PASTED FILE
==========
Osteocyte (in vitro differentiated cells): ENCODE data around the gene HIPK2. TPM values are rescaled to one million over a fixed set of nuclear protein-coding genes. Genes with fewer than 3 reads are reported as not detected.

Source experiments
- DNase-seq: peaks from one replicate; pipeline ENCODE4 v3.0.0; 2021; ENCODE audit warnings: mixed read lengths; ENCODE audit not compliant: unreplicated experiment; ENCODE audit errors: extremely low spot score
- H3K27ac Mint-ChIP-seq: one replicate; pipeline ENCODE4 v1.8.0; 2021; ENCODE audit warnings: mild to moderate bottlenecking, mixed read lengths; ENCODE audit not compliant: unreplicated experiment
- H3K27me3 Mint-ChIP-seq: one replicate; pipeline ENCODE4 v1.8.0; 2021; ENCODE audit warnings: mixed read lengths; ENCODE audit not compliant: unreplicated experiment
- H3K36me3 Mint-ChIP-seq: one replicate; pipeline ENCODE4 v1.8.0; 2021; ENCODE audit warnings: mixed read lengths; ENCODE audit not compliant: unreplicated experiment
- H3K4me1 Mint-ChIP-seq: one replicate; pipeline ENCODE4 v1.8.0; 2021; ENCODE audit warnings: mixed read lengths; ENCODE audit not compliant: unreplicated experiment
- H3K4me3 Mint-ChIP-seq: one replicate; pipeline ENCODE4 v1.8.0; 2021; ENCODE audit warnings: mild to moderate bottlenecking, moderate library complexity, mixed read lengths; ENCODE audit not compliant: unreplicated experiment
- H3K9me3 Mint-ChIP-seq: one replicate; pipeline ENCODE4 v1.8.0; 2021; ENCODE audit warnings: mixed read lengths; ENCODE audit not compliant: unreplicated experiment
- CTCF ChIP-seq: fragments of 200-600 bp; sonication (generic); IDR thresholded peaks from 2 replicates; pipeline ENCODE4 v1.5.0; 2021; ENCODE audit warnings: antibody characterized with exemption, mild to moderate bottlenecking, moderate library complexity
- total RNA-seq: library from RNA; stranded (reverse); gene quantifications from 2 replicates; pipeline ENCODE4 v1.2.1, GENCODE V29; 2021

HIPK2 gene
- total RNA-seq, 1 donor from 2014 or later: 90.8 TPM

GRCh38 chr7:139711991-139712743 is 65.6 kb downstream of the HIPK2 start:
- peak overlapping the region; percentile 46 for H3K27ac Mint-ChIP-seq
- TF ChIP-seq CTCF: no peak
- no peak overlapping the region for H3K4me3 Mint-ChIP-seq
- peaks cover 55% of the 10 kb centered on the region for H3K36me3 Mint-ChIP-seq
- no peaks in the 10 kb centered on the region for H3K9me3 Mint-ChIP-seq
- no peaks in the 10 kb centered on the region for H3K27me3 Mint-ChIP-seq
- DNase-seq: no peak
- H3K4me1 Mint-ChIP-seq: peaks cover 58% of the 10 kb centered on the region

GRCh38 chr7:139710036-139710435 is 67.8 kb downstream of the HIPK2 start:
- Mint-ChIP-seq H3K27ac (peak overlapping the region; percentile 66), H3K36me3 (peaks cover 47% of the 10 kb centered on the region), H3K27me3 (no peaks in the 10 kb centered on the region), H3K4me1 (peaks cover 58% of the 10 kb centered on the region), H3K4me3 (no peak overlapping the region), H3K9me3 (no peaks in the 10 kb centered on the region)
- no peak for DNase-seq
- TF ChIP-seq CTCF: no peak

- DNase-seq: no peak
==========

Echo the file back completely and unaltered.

Osteocyte (in vitro differentiated cells): ENCODE data around the gene HIPK2. TPM values are rescaled to one million over a fixed set of nuclear protein-coding genes. Genes with fewer than 3 reads are reported as not detected.

Source experiments
- DNase-seq: peaks from one replicate; pipeline ENCODE4 v3.0.0; 2021; ENCODE audit warnings: mixed read lengths; ENCODE audit not compliant: unreplicated experiment; ENCODE audit errors: extremely low spot score
- H3K27ac Mint-ChIP-seq: one replicate; pipeline ENCODE4 v1.8.0; 2021; ENCODE audit warnings: mild to moderate bottlenecking, mixed read lengths; ENCODE audit not compliant: unreplicated experiment
- H3K27me3 Mint-ChIP-seq: one replicate; pipeline ENCODE4 v1.8.0; 2021; ENCODE audit warnings: mixed read lengths; ENCODE audit not compliant: unreplicated experiment
- H3K36me3 Mint-ChIP-seq: one replicate; pipeline ENCODE4 v1.8.0; 2021; ENCODE audit warnings: mixed read lengths; ENCODE audit not compliant: unreplicated experiment
- H3K4me1 Mint-ChIP-seq: one replicate; pipeline ENCODE4 v1.8.0; 2021; ENCODE audit warnings: mixed read lengths; ENCODE audit not compliant: unreplicated experiment
- H3K4me3 Mint-ChIP-seq: one replicate; pipeline ENCODE4 v1.8.0; 2021; ENCODE audit warnings: mild to moderate bottlenecking, moderate library complexity, mixed read lengths; ENCODE audit not compliant: unreplicated experiment
- H3K9me3 Mint-ChIP-seq: one replicate; pipeline ENCODE4 v1.8.0; 2021; ENCODE audit warnings: mixed read lengths; ENCODE audit not compliant: unreplicated experiment
- CTCF ChIP-seq: fragments of 200-600 bp; sonication (generic); IDR thresholded peaks from 2 replicates; pipeline ENCODE4 v1.5.0; 2021; ENCODE audit warnings: antibody characterized with exemption, mild to moderate bottlenecking, moderate library complexity
- total RNA-seq: library from RNA; stranded (reverse); gene quantifications from 2 replicates; pipeline ENCODE4 v1.2.1, GENCODE V29; 2021

HIPK2 gene
- total RNA-seq, 1 donor from 2014 or later: 90.8 TPM

GRCh38 chr7:139711991-139712743 is 65.6 kb downstream of the HIPK2 start:
- peak overlapping the region; percentile 46 for H3K27ac Mint-ChIP-seq
- TF ChIP-seq CTCF: no peak
- no peak overlapping the region for H3K4me3 Mint-ChIP-seq
- peaks cover 55% of the 10 kb centered on the region for H3K36me3 Mint-ChIP-seq
- no peaks in the 10 kb centered on the region for H3K9me3 Mint-ChIP-seq
- no peaks in the 10 kb centered on the region for H3K27me3 Mint-ChIP-seq
- DNase-seq: no peak
- H3K4me1 Mint-ChIP-seq: peaks cover 58% of the 10 kb centered on the region

GRCh38 chr7:139710036-139710435 is 67.8 kb downstream of the HIPK2 start:
- Mint-ChIP-seq H3K27ac (peak overlapping the region; percentile 66), H3K36me3 (peaks cover 47% of the 10 kb centered on the region), H3K27me3 (no peaks in the 10 kb centered on the region), H3K4me1 (peaks cover 58% of the 10 kb centered on the region), H3K4me3 (no peak overlapping the region), H3K9me3 (no peaks in the 10 kb centered on the region)
- no peak for DNase-seq
- TF ChIP-seq CTCF: no peak

- DNase-seq: no peak